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Bermuda

With a population of a bit more than 64,000 people the islands of Bermuda from the air look like a large crayfish in the ocean – a long narrow set of islands and rocky outcrops with St Catherine Fort and a Cruise Terminal at the town village of St George's at its head with the International Airport nearby on David's Island and a narrow body where the main city of Hamilton is located followed by an upward sweep of the scorpion's tail leading to the old British Royal Naval Dock where Cruise liners also dock at King's Wharf or Heritage Wharf.

Most people would know 'Bermuda' due to its status or notoriety as a Tax Haven for companies registered here or on its association with the 'Bermuda Triangle' – an area of the North Atlantic Ocean off the US Coast, where story has it that a number of ships and also aircraft have simply disappeared in this part of the ocean. Whether these stories of mysterious extra-terrestrial disappearances are true or not is debated, but there are certainly many wrecks on the reefs off the coast of Bermuda, making Bermuda a popular dive site. Some of the ship wrecks that can be located here are the Mary Celestica – a Confederate paddle wheeler from time of the American Civil War; the Constellation schooner that sank in 1943; Lartington freighter that sank in 1879; Cristobal Colon that sank in 1936 and there are many other shipwrecks lying at different depths off-shore. There are estimated to be about 200 ship wrecks off the Bermuda Coastline, including a few ships that have been purposely sunk to create an artificial reef for divers and HMS Vixen, an 1860's British 'ironclad' gunboat that was purposely sunk in 1896 off Daniel's Head off Somerset as part of the island's defence to block the entrance to the Royal Navy Dockyard at the time. As a matter of interest, the ironclad sides of the hull were sheathed with teak timber in the hope of stopping the iron from rusting, but the teak in fact created more drag in the water, making the ship extremely slow and difficult to manoeuvre.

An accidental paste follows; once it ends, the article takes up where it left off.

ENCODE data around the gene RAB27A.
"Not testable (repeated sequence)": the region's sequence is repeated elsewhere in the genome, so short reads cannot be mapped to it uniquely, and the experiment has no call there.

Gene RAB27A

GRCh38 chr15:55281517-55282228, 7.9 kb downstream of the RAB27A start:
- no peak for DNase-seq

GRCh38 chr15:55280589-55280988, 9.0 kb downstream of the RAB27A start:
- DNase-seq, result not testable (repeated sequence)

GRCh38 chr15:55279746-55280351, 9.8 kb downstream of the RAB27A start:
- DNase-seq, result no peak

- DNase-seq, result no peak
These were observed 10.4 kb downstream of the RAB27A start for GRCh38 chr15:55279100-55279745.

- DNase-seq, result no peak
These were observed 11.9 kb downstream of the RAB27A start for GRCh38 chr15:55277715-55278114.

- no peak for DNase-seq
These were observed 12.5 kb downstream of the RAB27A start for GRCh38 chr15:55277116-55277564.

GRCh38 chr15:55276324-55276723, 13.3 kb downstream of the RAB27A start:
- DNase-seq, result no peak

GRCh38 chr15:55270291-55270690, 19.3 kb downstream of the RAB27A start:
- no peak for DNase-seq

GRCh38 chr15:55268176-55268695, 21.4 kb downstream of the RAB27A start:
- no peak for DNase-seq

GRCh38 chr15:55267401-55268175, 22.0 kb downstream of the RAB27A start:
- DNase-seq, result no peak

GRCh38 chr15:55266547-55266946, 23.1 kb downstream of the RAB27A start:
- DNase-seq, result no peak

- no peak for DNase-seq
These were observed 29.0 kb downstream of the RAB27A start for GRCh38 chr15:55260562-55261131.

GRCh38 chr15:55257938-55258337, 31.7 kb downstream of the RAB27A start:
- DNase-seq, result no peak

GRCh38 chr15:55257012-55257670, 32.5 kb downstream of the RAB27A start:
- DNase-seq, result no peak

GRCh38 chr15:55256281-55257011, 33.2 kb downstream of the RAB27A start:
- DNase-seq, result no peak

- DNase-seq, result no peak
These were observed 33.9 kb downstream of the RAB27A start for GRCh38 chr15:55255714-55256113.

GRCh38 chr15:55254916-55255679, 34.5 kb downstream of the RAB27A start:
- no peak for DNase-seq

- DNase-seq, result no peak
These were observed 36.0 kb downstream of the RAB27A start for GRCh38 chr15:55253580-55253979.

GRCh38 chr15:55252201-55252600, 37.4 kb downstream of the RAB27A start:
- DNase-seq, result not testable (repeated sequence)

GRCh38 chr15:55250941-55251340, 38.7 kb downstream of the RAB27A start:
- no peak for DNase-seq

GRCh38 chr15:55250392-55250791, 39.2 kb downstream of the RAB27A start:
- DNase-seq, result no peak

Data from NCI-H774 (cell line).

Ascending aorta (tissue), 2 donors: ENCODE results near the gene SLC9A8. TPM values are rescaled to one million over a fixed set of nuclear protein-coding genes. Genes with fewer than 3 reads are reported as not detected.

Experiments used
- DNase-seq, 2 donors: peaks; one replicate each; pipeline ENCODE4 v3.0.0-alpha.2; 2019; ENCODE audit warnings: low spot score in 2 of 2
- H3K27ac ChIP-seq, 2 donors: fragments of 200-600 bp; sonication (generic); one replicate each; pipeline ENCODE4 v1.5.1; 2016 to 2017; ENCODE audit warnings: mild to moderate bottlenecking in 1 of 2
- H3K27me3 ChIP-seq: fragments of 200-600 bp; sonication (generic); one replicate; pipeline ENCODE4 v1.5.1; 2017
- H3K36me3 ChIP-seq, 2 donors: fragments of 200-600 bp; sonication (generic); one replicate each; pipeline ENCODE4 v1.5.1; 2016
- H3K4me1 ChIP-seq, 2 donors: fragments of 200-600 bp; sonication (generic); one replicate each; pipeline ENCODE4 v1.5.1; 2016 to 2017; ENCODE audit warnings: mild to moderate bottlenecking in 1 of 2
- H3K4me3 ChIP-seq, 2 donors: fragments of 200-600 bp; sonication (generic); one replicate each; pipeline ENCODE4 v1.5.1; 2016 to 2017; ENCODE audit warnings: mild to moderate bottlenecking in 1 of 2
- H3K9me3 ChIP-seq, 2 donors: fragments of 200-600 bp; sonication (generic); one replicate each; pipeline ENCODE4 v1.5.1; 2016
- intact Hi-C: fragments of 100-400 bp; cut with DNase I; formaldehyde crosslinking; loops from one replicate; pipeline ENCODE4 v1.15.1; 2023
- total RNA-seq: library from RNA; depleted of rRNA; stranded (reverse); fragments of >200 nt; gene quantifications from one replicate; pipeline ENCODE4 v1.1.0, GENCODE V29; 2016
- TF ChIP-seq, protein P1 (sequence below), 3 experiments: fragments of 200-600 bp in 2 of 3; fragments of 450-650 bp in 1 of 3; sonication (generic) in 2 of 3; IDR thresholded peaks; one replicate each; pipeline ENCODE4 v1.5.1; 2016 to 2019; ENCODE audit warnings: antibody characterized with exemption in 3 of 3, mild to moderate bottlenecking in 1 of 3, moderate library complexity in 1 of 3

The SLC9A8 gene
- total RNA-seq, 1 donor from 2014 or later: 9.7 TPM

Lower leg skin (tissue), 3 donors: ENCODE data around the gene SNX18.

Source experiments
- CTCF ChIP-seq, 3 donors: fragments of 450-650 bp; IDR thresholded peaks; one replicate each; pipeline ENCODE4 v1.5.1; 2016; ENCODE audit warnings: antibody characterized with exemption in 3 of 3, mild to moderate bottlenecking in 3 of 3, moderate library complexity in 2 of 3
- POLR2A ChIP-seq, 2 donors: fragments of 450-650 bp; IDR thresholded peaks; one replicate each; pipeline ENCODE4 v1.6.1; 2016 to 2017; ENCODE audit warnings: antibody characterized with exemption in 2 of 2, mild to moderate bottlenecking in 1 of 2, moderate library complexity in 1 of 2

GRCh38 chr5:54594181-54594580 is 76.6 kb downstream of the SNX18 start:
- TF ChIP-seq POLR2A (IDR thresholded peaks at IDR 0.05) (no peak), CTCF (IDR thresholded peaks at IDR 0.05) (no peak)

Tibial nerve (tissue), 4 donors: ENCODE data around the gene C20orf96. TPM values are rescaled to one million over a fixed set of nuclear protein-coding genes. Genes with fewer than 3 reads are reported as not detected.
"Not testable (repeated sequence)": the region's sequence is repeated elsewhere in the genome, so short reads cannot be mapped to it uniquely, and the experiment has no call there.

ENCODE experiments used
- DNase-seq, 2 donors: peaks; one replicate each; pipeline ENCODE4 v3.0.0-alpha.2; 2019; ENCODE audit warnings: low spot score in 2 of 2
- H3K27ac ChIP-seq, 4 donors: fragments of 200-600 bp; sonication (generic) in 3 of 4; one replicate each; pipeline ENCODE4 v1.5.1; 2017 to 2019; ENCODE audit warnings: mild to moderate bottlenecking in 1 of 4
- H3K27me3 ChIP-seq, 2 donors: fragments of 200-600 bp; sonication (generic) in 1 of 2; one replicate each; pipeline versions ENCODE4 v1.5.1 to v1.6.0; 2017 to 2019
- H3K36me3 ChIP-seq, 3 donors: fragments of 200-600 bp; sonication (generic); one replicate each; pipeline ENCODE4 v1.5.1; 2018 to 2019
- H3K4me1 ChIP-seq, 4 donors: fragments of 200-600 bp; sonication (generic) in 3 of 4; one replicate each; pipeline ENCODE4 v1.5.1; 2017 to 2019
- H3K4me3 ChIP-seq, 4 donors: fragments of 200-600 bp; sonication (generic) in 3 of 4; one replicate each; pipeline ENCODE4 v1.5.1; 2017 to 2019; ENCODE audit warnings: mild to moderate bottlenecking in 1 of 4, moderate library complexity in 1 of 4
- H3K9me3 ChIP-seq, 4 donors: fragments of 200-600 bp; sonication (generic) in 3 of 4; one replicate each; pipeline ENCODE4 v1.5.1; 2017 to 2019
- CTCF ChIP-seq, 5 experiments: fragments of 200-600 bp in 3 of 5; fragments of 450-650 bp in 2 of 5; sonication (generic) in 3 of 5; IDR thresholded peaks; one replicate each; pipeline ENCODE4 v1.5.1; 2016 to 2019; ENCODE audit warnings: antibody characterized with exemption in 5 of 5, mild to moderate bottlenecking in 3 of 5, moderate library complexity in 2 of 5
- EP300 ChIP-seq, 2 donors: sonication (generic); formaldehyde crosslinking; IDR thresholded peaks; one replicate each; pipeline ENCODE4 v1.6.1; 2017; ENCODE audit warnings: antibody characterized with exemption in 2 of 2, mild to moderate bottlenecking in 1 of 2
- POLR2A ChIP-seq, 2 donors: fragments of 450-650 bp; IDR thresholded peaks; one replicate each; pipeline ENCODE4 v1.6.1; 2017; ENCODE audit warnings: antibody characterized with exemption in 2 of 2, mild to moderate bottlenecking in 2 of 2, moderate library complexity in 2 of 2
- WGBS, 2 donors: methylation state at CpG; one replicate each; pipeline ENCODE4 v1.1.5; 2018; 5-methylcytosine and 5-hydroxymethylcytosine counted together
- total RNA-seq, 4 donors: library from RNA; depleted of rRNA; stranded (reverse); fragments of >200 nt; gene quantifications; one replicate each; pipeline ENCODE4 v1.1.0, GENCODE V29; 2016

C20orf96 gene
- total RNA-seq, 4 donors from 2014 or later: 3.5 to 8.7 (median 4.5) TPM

Bermuda is also known worldwide for a particular style of clothing too – giving its name to 'Bermuda Shorts'. These formal men's shorts evolved from the British Army's khaki shorts that were British Army approved dress for officers working in the tropics.

During World War I, Bermuda became the North Atlantic Headquarters for the British Army and an enterprising teashop owner by the name of Nathanial Coxon cut down trousers to create shorts for his staff to wear in the shop. Their fashionable tailored finish and appearance led to them becoming known as 'Bermuda Shorts' - a new style of dress for men. Officially 'Bermuda Shorts' should be worn with long naval blue socks to below the knee, the shorts to be ideally 2 to 3 inches above the knee, no more than 6 inches, with a long sleeve shirt and tie and a Blazer coat worn too to set up the whole attire. Bermuda Shorts compete with other clothing styles like Cargo Pants/Shorts, Board Shorts and other clothes, but are still seen as a more stylish alternative to other short pants – due to their tailored finish.

Bermuda covers an area of about 53 square kilometres across its 138 islands (most uninhabited) and lies to the north of the Equator in the North Atlantic Ocean a little over a 600 miles east (1000 kilometres) off the east coast of the USA roughly parallel with the state of North Carolina and about 870 miles (1400 kilometres) North East of the Bahamas. It is a British Independent Territory and where the Bermudan Dollar (BMD) is the currency, each BMD being the same value as a US Dollar.

A LITTLE HISTORY

The islands of Bermuda were first discovered by the Spanish Explorer, Juan de Bermudez in 1505, with the name of the islands derived from the explorer's name but it was the British Admiral, Sir George Somers (1554-1610) who first landed here with 150 crew and passengers on-board, claiming ownership over the island in the name of their Company, the Virginia Company and Britain.